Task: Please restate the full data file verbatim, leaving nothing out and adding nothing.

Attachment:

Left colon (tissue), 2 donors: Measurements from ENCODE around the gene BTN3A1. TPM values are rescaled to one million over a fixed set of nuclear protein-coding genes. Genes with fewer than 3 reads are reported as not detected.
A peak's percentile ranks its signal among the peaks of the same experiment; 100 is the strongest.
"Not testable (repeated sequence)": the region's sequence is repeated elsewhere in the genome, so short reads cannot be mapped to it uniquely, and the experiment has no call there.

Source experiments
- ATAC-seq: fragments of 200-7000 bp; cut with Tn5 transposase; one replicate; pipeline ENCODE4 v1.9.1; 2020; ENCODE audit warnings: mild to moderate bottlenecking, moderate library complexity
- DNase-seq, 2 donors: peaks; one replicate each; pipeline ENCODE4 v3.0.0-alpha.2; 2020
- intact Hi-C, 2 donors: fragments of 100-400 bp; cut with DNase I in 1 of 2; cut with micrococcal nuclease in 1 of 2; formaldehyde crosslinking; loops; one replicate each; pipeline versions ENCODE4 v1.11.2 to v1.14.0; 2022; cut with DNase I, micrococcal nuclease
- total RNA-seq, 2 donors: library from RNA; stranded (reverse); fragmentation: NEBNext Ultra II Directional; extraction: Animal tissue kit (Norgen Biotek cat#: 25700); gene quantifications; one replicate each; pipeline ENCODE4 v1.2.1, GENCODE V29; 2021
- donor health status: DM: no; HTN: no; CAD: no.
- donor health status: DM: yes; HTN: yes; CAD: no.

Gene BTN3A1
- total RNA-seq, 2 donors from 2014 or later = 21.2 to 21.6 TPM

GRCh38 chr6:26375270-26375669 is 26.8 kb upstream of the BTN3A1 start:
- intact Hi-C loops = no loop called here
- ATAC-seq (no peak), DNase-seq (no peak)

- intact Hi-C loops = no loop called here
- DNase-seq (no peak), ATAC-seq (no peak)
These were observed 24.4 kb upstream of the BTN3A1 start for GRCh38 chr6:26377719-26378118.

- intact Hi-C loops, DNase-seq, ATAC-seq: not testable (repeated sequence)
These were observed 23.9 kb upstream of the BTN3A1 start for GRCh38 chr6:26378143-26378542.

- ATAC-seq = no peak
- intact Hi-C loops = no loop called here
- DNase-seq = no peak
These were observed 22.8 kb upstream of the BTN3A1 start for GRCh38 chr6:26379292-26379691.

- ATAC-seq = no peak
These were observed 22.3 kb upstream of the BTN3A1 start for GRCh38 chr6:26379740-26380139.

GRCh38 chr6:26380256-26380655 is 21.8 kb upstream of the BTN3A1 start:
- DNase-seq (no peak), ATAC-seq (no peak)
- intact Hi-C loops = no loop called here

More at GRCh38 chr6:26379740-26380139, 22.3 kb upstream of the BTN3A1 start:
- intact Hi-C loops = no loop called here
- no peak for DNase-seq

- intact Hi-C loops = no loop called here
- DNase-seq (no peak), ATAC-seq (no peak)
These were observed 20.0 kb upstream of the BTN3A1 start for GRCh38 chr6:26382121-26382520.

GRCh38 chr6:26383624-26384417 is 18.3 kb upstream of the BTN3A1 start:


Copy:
Left colon (tissue), 2 donors: Measurements from ENCODE around the gene BTN3A1. TPM values are rescaled to one million over a fixed set of nuclear protein-coding genes. Genes with fewer than 3 reads are reported as not detected.
A peak's percentile ranks its signal among the peaks of the same experiment; 100 is the strongest.
"Not testable (repeated sequence)": the region's sequence is repeated elsewhere in the genome, so short reads cannot be mapped to it uniquely, and the experiment has no call there.

Source experiments
- ATAC-seq: fragments of 200-7000 bp; cut with Tn5 transposase; one replicate; pipeline ENCODE4 v1.9.1; 2020; ENCODE audit warnings: mild to moderate bottlenecking, moderate library complexity
- DNase-seq, 2 donors: peaks; one replicate each; pipeline ENCODE4 v3.0.0-alpha.2; 2020
- intact Hi-C, 2 donors: fragments of 100-400 bp; cut with DNase I in 1 of 2; cut with micrococcal nuclease in 1 of 2; formaldehyde crosslinking; loops; one replicate each; pipeline versions ENCODE4 v1.11.2 to v1.14.0; 2022; cut with DNase I, micrococcal nuclease
- total RNA-seq, 2 donors: library from RNA; stranded (reverse); fragmentation: NEBNext Ultra II Directional; extraction: Animal tissue kit (Norgen Biotek cat#: 25700); gene quantifications; one replicate each; pipeline ENCODE4 v1.2.1, GENCODE V29; 2021
- donor health status: DM: no; HTN: no; CAD: no.
- donor health status: DM: yes; HTN: yes; CAD: no.

Gene BTN3A1
- total RNA-seq, 2 donors from 2014 or later = 21.2 to 21.6 TPM

GRCh38 chr6:26375270-26375669 is 26.8 kb upstream of the BTN3A1 start:
- intact Hi-C loops = no loop called here
- ATAC-seq (no peak), DNase-seq (no peak)

- intact Hi-C loops = no loop called here
- DNase-seq (no peak), ATAC-seq (no peak)
These were observed 24.4 kb upstream of the BTN3A1 start for GRCh38 chr6:26377719-26378118.

- intact Hi-C loops, DNase-seq, ATAC-seq: not testable (repeated sequence)
These were observed 23.9 kb upstream of the BTN3A1 start for GRCh38 chr6:26378143-26378542.

- ATAC-seq = no peak
- intact Hi-C loops = no loop called here
- DNase-seq = no peak
These were observed 22.8 kb upstream of the BTN3A1 start for GRCh38 chr6:26379292-26379691.

- ATAC-seq = no peak
These were observed 22.3 kb upstream of the BTN3A1 start for GRCh38 chr6:26379740-26380139.

GRCh38 chr6:26380256-26380655 is 21.8 kb upstream of the BTN3A1 start:
- DNase-seq (no peak), ATAC-seq (no peak)
- intact Hi-C loops = no loop called here

More at GRCh38 chr6:26379740-26380139, 22.3 kb upstream of the BTN3A1 start:
- intact Hi-C loops = no loop called here
- no peak for DNase-seq

- intact Hi-C loops = no loop called here
- DNase-seq (no peak), ATAC-seq (no peak)
These were observed 20.0 kb upstream of the BTN3A1 start for GRCh38 chr6:26382121-26382520.

GRCh38 chr6:26383624-26384417 is 18.3 kb upstream of the BTN3A1 start: